Even if schools open as planned in March, England’s children will have missed 850 million days of in-person schooling since the start of the pandemic. There is now definitive evidence of the harm this time out of school has caused children and Ms Longfield said that it is impossible to overstate how damaging the last year has been for many children – particularly those who were already disadvantaged.

“Covid is the biggest challenge to our society in seventy years. But also an opportunity to reflect and rebuild,” she said adding that the UK is on track to have the highest levels of child poverty since records began in the 1960s.

While the Prime Minister said educational catch-up was the key focus of the entire government, the children’s commissioner warned that it is still not clear whether the Universal Credit uplift will be removed from millions of families from next month. Ms Longfield stated that “the two positions aren’t compatible”. If the government is really focused on educational catch-up, she added, it would not even consider pushing 800,000 children into the type of poverty which can have a much bigger impact on their life chances than the school they go to or the catch-up tuition they get.

“This is the basic flaw in how government functions: different parts of the system know different areas of these children’s lives, but nobody connects the dots,” added Ms Longfield.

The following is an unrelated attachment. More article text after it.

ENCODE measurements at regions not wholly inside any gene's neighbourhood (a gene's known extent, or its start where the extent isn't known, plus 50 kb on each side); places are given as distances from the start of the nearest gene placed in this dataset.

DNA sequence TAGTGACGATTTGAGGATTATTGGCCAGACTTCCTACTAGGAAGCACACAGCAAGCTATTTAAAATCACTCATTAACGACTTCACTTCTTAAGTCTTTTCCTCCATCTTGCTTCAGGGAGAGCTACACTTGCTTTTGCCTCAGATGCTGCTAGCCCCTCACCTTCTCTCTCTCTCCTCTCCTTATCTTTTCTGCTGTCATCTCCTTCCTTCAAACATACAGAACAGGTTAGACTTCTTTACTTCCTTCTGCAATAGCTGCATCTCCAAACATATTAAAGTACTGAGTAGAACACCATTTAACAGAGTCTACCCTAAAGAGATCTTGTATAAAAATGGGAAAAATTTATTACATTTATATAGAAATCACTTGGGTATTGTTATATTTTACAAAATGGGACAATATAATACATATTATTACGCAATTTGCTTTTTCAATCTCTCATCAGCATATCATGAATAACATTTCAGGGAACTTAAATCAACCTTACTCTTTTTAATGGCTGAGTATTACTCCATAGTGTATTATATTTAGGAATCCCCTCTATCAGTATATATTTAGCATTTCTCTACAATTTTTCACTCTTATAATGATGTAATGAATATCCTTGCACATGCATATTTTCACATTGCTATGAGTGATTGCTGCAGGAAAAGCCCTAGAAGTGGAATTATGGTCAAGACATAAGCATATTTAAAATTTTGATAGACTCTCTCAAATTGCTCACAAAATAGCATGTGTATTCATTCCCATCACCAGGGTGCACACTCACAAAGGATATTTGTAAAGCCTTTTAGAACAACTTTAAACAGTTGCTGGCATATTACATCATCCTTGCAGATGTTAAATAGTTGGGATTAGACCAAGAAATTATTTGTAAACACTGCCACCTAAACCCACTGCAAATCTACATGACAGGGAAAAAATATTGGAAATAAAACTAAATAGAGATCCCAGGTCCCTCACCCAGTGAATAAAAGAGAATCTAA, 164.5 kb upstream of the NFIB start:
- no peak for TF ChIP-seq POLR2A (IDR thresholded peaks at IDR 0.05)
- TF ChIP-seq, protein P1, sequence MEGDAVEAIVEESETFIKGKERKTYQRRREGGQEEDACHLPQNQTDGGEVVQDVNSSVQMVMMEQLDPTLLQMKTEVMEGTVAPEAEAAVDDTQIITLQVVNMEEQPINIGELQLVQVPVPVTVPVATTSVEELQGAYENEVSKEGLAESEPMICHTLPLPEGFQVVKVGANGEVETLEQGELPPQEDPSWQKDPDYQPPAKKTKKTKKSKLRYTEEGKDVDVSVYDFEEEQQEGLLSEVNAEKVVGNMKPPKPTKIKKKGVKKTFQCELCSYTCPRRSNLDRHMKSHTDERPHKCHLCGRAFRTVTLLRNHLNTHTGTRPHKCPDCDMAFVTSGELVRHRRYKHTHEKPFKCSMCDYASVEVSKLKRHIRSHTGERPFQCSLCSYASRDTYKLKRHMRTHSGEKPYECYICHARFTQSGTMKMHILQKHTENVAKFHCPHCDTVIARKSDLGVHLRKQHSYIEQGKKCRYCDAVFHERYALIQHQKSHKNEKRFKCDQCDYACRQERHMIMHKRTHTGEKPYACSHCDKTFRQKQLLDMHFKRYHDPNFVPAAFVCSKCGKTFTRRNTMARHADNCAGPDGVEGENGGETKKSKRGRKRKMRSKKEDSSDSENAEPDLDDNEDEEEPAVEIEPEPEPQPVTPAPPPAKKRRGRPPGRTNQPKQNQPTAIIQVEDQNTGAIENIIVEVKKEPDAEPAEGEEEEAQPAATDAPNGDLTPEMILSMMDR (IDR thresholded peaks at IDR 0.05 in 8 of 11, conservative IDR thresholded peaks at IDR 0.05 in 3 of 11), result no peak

Silos

The silos in government therefore need tackling, she said, and politicians on all sides must raise their level of ambition.

In government, children are seen as pupils, or a child in care, or a patient on a mental health waiting list, or the recipient of an EHC plan and the process comes before the child. However, children can be all of these things simultaneously, and that it is because they are still a child on a mental health waiting list that they have now become a child excluded from school, and will soon become a child in care.

Children and families are the recipient of multiple services and the same family can be hit by cuts to early help, family hubs, benefits and health visiting.

Furthermore, investment in one service can deliver outcomes in another, for example, investing in family hubs or parenting programmes can lead to improved educational outcomes, behaviour and mental health – and ultimately better employment. The Treasury can bridge the silos, but doesn’t, she adds.

As we come out of the pandemic there is a desperate need to build back better for children and a year of opportunity should be launched once the virus has been suppressed, enabling every child, from whatever background, not just to learn in the classroom, but also to develop their own interests at weekends and in the holidays.

A “Covid covenant” should be developed, taking children out of boxes marked ‘problem’ and seeing them as the opportunities they are.

“It’s an indescribable privilege to do a job like this, and I won’t stop fighting for them once I leave this post in a couple of weeks. I won’t forget these children growing up now, who are still being failed by the system, by a lack of political will and a lack of ambition for what every child can achieve with the right support,” said Ms Longfield.

“My parting plea to you is this: please don’t forget them either. And to any politicians who do care – these are your children now. You have a chance to put them centre stage. When you do build back better, make sure you do it around them,” she concluded.